Cemetario General is one of the largest cemeteries in Santiago, Chile. Patio 29 is a plot used to bury the disappeared, the homeless, the unidentified, and victims of the Augusto Pinochet military dictatorship.
What’s left of them is arranged in boxes,
fifty or so line a wall.
He turns off the leaf blower,
passes a woman kneeling, her head lowered.
Even in death there are mansions.
Glass criptas encasing tías.
He coaxes leaves away
from the marble structures.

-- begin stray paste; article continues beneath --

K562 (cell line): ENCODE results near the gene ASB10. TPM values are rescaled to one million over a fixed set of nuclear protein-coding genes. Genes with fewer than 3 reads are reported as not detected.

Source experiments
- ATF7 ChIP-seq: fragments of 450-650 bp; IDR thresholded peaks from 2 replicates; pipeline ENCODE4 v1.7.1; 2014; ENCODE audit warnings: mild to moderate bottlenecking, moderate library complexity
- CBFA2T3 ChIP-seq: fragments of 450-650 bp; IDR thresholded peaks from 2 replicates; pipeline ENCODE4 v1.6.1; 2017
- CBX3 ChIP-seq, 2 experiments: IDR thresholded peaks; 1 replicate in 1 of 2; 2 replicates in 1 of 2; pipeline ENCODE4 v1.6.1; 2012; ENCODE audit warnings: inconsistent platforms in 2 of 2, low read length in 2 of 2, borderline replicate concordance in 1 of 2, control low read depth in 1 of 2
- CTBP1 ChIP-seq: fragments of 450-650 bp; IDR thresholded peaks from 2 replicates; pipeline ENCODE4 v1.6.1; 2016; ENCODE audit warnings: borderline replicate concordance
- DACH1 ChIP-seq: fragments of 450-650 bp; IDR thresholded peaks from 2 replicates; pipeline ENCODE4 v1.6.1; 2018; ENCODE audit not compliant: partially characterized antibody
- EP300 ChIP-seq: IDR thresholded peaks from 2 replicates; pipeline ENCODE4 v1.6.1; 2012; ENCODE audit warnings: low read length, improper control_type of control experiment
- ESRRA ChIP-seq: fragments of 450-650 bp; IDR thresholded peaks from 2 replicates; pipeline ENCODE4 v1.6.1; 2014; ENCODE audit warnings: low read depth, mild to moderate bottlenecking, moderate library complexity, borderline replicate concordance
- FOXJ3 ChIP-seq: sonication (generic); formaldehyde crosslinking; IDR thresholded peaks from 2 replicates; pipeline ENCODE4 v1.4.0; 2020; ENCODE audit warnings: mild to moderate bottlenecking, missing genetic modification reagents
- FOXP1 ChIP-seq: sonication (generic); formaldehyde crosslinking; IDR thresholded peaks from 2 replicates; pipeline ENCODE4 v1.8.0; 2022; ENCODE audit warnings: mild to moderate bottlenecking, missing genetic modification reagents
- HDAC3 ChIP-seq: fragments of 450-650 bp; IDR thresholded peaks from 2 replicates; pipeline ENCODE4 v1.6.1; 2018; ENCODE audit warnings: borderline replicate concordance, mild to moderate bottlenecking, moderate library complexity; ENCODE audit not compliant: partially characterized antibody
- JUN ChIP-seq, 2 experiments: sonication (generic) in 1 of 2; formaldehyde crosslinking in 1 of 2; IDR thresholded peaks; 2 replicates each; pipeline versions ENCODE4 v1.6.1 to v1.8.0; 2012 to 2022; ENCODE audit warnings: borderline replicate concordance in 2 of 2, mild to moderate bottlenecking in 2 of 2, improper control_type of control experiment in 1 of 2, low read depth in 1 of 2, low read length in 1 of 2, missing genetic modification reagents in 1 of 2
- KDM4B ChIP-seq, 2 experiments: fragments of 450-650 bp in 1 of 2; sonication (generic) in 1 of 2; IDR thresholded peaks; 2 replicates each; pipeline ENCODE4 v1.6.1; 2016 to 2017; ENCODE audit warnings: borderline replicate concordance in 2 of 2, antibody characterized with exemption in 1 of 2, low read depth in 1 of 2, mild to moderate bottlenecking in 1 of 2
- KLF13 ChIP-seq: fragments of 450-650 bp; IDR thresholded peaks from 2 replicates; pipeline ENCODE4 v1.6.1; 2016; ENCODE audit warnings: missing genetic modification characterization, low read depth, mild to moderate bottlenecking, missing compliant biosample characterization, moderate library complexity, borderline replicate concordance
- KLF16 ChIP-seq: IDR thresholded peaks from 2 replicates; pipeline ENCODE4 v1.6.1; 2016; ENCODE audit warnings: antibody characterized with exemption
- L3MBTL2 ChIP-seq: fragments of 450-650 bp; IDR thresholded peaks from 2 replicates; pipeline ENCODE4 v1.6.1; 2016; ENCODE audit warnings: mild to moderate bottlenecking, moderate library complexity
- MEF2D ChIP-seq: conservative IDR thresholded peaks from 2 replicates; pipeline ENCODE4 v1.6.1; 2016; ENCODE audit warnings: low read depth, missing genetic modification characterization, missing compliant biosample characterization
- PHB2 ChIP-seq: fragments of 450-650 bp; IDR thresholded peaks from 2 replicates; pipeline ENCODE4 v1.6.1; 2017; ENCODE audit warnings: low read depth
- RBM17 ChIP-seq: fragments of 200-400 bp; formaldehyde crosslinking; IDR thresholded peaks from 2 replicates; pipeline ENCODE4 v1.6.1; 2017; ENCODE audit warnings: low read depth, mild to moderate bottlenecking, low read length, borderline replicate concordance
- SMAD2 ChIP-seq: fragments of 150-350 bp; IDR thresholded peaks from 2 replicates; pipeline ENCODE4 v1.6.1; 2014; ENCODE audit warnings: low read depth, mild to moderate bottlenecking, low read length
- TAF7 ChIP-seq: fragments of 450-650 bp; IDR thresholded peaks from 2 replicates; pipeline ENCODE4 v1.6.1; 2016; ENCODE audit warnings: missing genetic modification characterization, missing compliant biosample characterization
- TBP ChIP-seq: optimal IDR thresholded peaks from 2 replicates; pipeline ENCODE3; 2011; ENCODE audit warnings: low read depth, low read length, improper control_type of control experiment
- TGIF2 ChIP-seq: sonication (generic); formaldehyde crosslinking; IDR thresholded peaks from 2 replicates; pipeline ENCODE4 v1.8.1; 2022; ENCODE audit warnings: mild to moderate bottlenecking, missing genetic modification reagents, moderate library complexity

In a narrower section
ice cream and chip vendors push their carts.
Crowded together are plots of dirt, maybe some hierba,
a Nescafé bottle filled with wilted hydrangea.
He asks families to give more.
Sometimes there’s no response. So he digs up the land
and transfers what endured to a mass plot, Patio 29.
He’s so close to the body then, touching its bones.
At home he holds his esposa’s hips
as she cooks dinner, the smell of her sweat and the humitas
mixing in the kitchen air,
holds her as she undresses and they lie down together.